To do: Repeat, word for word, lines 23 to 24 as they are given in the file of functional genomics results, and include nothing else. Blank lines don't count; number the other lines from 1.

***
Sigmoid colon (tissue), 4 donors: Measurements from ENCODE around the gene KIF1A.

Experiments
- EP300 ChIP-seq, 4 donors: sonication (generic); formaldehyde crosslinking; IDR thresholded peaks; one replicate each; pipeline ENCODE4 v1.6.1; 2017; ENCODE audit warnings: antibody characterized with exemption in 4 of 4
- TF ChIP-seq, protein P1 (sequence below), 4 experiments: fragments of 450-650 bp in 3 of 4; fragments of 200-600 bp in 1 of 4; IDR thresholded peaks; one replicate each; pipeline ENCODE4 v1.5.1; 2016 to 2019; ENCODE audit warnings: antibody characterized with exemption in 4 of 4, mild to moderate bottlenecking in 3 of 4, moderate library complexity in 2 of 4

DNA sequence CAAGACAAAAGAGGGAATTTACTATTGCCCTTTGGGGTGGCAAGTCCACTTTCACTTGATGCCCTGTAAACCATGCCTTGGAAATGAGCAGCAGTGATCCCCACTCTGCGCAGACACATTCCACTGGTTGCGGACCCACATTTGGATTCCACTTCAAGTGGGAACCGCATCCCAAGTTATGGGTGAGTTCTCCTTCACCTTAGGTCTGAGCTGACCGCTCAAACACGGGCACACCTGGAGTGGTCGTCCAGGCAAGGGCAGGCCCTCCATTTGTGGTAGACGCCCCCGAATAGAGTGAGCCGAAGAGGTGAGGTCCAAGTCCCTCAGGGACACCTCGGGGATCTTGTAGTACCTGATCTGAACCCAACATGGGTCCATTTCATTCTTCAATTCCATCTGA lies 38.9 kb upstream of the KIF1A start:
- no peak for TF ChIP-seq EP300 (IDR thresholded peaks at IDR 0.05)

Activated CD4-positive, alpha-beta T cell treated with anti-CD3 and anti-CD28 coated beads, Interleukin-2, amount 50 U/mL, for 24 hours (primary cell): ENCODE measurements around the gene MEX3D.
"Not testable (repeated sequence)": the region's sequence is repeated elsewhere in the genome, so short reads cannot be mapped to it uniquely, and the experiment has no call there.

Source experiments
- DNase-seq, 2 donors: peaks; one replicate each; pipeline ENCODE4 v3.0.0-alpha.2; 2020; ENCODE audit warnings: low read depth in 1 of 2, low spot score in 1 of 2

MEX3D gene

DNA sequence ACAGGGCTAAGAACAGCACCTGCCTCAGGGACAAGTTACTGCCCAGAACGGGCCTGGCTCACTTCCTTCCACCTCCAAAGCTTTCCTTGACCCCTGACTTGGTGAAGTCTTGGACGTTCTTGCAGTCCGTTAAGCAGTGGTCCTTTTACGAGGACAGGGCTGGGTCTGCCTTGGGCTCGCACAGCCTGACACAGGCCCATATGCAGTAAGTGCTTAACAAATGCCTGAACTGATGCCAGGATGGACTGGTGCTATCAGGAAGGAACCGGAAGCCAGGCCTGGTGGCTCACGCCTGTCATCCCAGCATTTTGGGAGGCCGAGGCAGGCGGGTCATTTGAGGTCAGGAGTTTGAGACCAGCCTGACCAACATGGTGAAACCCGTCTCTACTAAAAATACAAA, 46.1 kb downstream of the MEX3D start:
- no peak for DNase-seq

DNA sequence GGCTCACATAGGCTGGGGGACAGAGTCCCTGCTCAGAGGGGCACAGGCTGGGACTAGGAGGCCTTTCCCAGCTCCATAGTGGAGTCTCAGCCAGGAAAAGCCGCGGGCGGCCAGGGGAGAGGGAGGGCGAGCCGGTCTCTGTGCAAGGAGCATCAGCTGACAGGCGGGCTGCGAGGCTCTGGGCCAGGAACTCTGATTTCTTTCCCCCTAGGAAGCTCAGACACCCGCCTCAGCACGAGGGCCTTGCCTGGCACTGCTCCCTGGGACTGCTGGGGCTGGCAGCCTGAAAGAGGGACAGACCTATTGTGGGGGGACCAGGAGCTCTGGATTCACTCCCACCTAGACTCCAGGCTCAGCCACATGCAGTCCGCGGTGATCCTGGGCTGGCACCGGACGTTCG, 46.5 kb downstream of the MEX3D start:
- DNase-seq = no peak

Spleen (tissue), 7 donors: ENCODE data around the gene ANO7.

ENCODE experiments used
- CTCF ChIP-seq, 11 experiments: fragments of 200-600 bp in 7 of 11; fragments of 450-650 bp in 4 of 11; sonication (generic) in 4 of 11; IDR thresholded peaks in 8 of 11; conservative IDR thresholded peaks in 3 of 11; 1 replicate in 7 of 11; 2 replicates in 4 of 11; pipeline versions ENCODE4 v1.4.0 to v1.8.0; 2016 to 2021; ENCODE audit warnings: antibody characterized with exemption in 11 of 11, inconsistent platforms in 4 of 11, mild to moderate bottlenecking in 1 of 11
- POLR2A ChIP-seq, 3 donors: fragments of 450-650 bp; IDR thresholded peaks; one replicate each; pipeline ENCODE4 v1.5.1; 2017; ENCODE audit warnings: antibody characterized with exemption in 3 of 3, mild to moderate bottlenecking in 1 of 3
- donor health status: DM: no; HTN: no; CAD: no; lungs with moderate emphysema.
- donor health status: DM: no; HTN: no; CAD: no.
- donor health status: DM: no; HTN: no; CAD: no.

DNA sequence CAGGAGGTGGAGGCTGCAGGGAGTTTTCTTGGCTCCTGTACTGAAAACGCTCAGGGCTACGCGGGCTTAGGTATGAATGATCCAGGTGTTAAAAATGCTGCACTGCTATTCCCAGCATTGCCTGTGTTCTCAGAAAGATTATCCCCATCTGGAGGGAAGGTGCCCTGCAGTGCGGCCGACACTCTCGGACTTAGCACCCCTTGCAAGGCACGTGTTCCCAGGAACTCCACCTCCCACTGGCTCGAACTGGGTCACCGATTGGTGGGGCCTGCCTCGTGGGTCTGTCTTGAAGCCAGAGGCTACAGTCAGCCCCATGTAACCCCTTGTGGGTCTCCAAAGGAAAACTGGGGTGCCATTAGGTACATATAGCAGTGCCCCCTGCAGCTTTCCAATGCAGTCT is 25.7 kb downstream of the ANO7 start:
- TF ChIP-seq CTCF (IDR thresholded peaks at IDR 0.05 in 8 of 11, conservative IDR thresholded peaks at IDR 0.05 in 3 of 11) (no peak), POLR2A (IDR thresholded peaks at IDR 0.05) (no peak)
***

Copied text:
DNA sequence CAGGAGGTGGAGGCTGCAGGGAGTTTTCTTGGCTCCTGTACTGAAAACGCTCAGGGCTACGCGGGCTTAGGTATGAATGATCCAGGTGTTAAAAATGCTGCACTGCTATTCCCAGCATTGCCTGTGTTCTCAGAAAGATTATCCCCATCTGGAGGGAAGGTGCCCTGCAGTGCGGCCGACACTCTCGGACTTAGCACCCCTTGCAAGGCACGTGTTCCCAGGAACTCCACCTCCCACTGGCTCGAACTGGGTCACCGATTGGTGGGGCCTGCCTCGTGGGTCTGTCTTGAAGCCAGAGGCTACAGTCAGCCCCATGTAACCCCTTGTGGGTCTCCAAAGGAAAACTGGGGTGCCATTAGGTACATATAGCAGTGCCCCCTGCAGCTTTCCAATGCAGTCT is 25.7 kb downstream of the ANO7 start:
- TF ChIP-seq CTCF (IDR thresholded peaks at IDR 0.05 in 8 of 11, conservative IDR thresholded peaks at IDR 0.05 in 3 of 11) (no peak), POLR2A (IDR thresholded peaks at IDR 0.05) (no peak)